X8 is either methionine, norleucine, leucine, isoleucine, valine, methioninesulfoxide, gamma-aminobutyric acid, or methioninesulfone, or a derivative thereof;
X9 is either leucine, isoleucine, valine, alanine, methionine, 5-aminopentanoic acid, D-norleucine, 5-aminovaleric acid, gamma-aminobutyric acid, or &bgr;-alanine, or a derivative thereof;
X10 is either glycine, alanine, leucine, norleucine, cyclohexylalanine, 5-aminopentanoic acid, asparagine, serine, sarcosine, isobutyric, D-norleucine, 5-aminovaleric acid, gamma-aminobutyric acid, or &bgr;-alanine, or a derivative thereof;
X11 is either arginine, lysine, citrulline, histidine, or nitroarginine, or a derivative thereof;
X12 is either valine, leucine, isoleucine, alanine, or methionine, or a derivative thereof;
X13 is either phenylalanine, tyrosine, D-(p-benzoylphenylalanine), tryptophan, (1′)- and (2′)-naphthylalanine, cyclohexylalanine, or mono and multi-substituted phenylalanine wherein each substituent is independently selected from the group consisting of O-alkyl, alkyl, OH, NO2, NH2, F, I, and Br; or a derivative thereof;
X14 is either 5-aminovaleric acid, gamma-aminobutyric acid, &bgr;-alanine, or cis-4-amino-1-cyclohexancarboxylic acid;
X15 is either 5-aminovaleric acid, gamma-aminobutyric acid, &bgr;-alanine, or cis-4-amino-1-cyclohexancarboxylic acid;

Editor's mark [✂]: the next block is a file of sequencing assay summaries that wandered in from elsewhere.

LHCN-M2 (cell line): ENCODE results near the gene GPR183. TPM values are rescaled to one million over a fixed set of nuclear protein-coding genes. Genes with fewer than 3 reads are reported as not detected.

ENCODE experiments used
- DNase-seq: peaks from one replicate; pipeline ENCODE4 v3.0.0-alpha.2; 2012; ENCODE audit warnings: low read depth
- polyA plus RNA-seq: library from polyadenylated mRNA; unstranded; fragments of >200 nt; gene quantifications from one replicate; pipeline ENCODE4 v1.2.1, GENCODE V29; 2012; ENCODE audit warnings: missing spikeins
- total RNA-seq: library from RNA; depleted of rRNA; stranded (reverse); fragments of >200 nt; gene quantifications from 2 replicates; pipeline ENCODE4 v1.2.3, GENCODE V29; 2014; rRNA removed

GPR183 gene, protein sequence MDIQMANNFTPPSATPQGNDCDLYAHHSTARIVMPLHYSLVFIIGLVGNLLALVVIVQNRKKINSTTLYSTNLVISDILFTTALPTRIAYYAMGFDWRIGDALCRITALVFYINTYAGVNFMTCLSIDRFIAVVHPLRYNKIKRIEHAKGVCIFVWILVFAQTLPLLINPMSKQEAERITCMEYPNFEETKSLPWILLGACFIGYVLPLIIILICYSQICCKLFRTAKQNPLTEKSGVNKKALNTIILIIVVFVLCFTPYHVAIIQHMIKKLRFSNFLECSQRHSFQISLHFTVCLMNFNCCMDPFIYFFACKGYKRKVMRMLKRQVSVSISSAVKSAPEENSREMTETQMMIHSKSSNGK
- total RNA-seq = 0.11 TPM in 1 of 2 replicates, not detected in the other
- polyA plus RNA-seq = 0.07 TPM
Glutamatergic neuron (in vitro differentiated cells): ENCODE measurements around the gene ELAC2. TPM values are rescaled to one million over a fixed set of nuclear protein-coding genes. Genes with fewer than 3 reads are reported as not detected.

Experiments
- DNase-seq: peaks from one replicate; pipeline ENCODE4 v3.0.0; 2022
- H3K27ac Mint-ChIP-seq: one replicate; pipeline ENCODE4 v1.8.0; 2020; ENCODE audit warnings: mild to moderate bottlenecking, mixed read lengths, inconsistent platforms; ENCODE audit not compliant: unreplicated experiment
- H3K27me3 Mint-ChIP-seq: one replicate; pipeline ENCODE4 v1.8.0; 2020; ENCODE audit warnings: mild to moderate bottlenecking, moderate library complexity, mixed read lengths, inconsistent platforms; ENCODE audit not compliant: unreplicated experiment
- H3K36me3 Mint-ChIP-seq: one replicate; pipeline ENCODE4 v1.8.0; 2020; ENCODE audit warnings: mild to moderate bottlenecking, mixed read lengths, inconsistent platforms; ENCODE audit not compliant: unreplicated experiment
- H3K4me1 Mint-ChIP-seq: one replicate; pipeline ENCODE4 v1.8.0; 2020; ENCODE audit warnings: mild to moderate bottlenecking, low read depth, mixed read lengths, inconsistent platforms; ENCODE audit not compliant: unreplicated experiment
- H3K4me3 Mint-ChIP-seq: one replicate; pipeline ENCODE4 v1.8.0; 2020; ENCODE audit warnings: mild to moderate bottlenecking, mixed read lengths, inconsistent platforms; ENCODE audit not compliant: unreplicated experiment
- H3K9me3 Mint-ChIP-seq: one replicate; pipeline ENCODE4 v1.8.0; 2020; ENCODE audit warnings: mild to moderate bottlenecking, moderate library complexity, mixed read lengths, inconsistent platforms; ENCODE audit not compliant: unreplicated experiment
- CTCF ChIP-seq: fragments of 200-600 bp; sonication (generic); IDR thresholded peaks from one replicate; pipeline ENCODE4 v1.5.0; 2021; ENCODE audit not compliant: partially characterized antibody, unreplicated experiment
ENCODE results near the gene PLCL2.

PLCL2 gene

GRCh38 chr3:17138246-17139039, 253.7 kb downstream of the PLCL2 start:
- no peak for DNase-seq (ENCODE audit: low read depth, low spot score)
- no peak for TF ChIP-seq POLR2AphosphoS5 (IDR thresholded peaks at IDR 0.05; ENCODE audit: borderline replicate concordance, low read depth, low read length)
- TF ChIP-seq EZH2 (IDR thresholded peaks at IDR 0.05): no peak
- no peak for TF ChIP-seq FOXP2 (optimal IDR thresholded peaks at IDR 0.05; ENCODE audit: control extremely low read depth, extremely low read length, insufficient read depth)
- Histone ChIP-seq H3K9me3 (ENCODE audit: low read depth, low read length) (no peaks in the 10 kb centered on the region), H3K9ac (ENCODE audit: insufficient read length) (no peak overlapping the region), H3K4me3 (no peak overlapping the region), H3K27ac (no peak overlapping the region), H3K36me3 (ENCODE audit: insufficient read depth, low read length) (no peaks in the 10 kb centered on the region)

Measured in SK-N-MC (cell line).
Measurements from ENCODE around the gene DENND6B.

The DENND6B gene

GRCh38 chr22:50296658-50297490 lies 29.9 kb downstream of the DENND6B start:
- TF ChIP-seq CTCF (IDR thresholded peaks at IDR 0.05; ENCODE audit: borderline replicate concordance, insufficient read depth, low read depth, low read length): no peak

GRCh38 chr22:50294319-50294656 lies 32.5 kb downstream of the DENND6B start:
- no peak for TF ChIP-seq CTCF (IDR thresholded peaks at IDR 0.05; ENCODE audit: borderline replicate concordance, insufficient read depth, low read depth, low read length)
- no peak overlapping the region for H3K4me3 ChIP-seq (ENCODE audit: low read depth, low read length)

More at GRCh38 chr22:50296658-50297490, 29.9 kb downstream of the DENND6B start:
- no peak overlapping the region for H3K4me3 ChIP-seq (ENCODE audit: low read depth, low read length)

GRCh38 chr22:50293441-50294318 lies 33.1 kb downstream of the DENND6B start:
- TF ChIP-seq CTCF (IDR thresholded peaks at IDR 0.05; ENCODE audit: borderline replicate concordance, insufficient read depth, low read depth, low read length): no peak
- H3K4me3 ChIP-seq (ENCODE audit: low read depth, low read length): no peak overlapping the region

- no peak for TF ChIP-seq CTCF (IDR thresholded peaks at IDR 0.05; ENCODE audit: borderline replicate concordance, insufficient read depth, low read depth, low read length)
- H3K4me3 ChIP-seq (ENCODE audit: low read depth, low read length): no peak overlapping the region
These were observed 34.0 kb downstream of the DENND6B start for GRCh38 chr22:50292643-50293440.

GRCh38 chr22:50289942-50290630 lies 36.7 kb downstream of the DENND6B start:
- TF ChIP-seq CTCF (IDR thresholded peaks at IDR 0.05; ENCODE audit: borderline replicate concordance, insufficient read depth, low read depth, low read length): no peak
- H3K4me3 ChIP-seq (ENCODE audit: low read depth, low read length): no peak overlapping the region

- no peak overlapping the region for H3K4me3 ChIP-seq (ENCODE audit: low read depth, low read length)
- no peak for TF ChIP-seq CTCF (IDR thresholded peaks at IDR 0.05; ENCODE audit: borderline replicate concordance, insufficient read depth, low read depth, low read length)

X16 is either cysteine, homocysteine, or penicillamine, or a derivative thereof;
X17 is an optionally present amino acid that, if present, is either alanine, valine, leucine, isoleucine, proline, tryptophan, phenylalanine, methionine, glycine, serine, threonine, tyrosine, cysteine, asparagine, glutamine, lysine, arginine, histidine, aspartic acid, or glutamic acid, or a derivative thereof;
Z1 is an optionally present protecting group that, if present, is covalently joined to the N-terminal amino group;
Z2 is an optionally present protecting group that, if present, is covalently joined to the C-terminal carboxy group;
provided that one or both of the following applies:
X9 and X10 are each independently selected from the group consisting of: 5-aminovaleric acid, gamma-aminobutyric acid, &bgr;-alanine, and cis-4-amino-1-cyclohexancarboxylic acid; and